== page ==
With the #MeToo movement in full swing, there’s been a lot of talk about separating the art from the artist and through what kind of lens we should view them, knowing the things we know now. When we watch a movie starring someone accused of abusive behavior, can we remain objective about the work in question and should we even try to? Go ahead and watch anything with Jeffrey Jones after doing a cursory internet search and feel the visceral stomach-churning as it ruins your fond memories of Ferris Bueller’s Day Off (1986).
Kevin Spacey, who had an Oscar for his role in American Beauty (1999) was accused of sexual misconduct in 2017 by Anthony Rapp, who said the incident occurred when he was fourteen at the time. The fallout was swift: Spacey was booted from Netflix’s House of Cards (save for one final appearance in a bizarre in-character video he released) and then erased digitally from Ridley Scott’s All the Money in the World (2017). Spacey’s career hasn’t really recovered, and it’s certainly a far cry from the glory period, when American Beauty was garnering awards left and right. While a case against Space has recently been dropped, in which the actor was accused of groping an eighteen-year-old man at a bar in 2016, it would be hard to imagine the accusations going away any time soon.
Examining American Beauty after its twentieth anniversary is awkward for multiple reasons. It’s difficult not to wonder how many commonalities between Spacey and his character were intentional or not, perhaps providing some kind of hints as to the harassment and abuse alleged decades later. Beyond that, American Beauty came out at the tail-end of the 90s, a period in which Office Space (1999) and Fight Club (1999) also tackled white, middle-class malaise in their own ways. At a time of relative prosperity, holes were being poked in the idea of happiness with the American Dream and all the sorts of things we thought would make us happy.
American Beauty is about the dissatisfaction of one Lester Burnham (Kevin Spacey) who believes he’s sleepwalking through his life in bland suburbia. He narrates his miseries as well as the events leading up to his murder. Lester is middle-aged, his teenage daughter Jane (Thora Birch) hates him, and his wife Carolyn (Annette Bening) is unhappy with their social standing and constantly berates him. After Lester begins to lust after Jane’s best friend Angela Hayes (Mena Suvari) in earnest and befriends the off-kilter next-door neighbor’s son Ricky Fitts (Wes Bentley), who reintroduces Lester to the joys of pot and espouses his life philosophy, Lester begins to change his behavior.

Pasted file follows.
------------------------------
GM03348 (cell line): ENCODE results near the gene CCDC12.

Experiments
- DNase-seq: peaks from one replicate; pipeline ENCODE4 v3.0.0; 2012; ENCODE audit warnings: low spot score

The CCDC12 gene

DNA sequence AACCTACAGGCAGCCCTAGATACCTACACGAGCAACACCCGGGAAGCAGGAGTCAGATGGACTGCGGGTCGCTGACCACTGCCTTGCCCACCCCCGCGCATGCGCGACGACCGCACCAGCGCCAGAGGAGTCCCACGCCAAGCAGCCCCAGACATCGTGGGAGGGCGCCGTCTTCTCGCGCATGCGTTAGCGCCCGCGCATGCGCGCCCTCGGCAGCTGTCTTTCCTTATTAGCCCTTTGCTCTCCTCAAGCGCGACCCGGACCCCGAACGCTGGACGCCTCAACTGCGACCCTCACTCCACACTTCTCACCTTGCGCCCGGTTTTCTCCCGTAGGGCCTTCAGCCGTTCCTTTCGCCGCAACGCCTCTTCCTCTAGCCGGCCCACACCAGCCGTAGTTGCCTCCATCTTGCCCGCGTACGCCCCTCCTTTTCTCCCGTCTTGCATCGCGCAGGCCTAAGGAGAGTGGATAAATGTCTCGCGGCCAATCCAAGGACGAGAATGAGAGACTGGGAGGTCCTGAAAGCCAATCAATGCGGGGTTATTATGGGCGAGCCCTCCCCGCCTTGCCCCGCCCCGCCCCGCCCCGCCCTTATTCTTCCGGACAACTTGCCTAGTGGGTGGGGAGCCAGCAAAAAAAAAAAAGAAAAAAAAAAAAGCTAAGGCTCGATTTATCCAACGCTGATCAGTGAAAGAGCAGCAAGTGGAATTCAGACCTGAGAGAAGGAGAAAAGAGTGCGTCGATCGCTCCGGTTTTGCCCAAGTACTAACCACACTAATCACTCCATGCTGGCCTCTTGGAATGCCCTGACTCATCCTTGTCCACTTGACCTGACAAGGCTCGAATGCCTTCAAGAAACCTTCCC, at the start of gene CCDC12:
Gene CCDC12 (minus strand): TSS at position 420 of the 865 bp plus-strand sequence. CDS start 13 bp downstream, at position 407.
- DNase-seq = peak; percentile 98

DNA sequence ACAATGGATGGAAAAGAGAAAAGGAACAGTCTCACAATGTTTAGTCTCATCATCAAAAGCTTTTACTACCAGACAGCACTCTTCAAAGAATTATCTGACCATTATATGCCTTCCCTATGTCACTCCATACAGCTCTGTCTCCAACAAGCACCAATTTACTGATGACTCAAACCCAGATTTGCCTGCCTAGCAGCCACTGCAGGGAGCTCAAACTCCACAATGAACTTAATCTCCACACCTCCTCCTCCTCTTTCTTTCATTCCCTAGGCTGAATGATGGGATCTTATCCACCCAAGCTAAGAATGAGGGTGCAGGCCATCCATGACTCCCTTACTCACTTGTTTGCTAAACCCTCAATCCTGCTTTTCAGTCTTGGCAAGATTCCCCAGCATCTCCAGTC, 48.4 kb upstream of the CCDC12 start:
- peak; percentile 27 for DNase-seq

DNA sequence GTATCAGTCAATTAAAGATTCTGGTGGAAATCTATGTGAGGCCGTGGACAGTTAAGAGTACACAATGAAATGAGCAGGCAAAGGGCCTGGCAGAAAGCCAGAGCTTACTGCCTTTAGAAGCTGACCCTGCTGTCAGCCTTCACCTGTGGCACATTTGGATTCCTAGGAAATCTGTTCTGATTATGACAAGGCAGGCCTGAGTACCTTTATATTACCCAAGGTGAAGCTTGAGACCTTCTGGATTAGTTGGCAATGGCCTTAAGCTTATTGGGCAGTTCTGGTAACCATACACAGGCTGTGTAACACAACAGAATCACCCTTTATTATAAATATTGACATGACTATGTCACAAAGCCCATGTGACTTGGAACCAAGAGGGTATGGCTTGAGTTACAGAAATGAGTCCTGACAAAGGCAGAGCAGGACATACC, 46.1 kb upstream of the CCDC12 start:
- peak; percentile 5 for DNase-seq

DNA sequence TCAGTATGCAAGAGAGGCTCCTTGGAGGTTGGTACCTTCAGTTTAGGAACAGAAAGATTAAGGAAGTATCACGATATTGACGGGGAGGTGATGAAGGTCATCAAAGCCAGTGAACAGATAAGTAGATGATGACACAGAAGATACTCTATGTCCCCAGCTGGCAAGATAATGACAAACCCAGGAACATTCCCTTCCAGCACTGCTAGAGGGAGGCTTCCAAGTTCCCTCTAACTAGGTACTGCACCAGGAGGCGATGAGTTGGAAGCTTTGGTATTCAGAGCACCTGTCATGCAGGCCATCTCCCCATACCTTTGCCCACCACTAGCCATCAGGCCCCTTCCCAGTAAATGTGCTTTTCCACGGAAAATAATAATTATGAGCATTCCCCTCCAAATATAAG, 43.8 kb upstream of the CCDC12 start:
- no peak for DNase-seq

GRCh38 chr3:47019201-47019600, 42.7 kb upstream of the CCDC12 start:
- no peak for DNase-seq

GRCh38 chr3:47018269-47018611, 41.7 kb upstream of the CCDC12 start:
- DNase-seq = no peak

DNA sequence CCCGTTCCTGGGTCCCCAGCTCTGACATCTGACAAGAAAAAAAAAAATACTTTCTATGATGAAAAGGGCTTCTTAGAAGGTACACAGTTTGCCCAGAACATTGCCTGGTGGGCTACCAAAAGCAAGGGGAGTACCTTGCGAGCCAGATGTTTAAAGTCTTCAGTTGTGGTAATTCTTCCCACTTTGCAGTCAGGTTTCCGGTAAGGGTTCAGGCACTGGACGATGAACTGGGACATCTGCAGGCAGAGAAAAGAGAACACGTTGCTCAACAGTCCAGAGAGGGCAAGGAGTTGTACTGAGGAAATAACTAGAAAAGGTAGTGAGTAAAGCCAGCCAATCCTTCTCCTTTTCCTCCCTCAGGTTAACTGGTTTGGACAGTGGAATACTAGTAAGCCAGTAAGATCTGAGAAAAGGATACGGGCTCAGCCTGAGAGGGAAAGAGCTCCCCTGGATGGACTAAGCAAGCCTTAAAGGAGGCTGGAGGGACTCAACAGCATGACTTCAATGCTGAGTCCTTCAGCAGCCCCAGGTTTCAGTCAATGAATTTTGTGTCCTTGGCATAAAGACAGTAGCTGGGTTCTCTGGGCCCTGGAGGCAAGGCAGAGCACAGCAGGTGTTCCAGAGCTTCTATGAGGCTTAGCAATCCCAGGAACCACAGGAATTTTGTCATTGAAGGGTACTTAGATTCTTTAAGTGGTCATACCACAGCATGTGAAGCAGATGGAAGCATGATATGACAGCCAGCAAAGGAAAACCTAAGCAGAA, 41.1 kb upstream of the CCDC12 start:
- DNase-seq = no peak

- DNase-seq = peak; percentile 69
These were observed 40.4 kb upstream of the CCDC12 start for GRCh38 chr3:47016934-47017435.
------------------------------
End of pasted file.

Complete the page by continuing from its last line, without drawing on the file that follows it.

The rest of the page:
More assertive, Lester takes charge of his life: he works out; stands up for himself; and in what seems like an eerily-accurate inside joke, blackmails his workplace into giving him a sweet severance package by threatening a sexual harassment lawsuit. It’s only one of the bevy of parallels, the most glaring of which is Lester’s inappropriate romance of the teenage Angela. This is the motivation that drives Lester’s transformation, in fact, it’s the driver of the marketing with Angela’s bare midriff gracing the film’s poster and the image of her naked body covered in rose petals still remains as iconic as ever.
In what seems like the biggest coincidence, Ricky’s father Colonel Fitts (Chris Cooper) is a vehement homophobe only to turn out to be closeted himself. He attempts to kiss Lester, who gently rebuffs his advances and mistaken assumptions after he thinks him and his son are having an affair. Kevin Spacey came out after the accusations in what seemed to be a bid to downplay the severity of the incident. It could practically be a dark comedy, all Spacey needs to do is give a knowing wink to the camera like he was doing another season of House of Cards.
American Beauty purports to look at the complexity underlying the conformist veneer of suburbia, but the reality is it holds nothing but contempt for anyone other than Ricky and Lester. His wife Carolyn is nothing but a shrieking caricature of a career-focused woman, and Angela and Jane are bad people for caring about how others view them as well. Only Lester and Ricky are worthy of our respect, and anyone who doesn’t agree with their loose take on life is wrong.
Lester’s midlife crisis is presented as a reawakening when in reality it’s a regression. He acts like he did during his teenage heyday and can only appreciate Carolyn for the woman she was, not who she is now. Of course, the audience has to be on Lester’s side, he’s the narrator after all, and Spacey has always excelled at being likable while still being a sarcastic a-hole, and if anything Lester Burnham is Spacey in all of his sarcastic glory. He even manages to cut down Carolyn after finding out she’s cheating on him, transferring the shame in finding out about it. Lester was going to cheat on her with Angela, but Carolyn is terrible because she beat him to the punch.
Is it still possible to watch American Beauty without calling the controversies of Kevin Spacey to mind, separating the art from the artist? In a film about the public versus the private persona, where the faults of the main character and the actor playing them are so intertwined, it might be difficult, but not impossible. Its themes are still rich, the movie is still just as watchable, and despite Spacey’s allegations, it shouldn’t take away from what the rest of the cast and crew were trying to accomplish.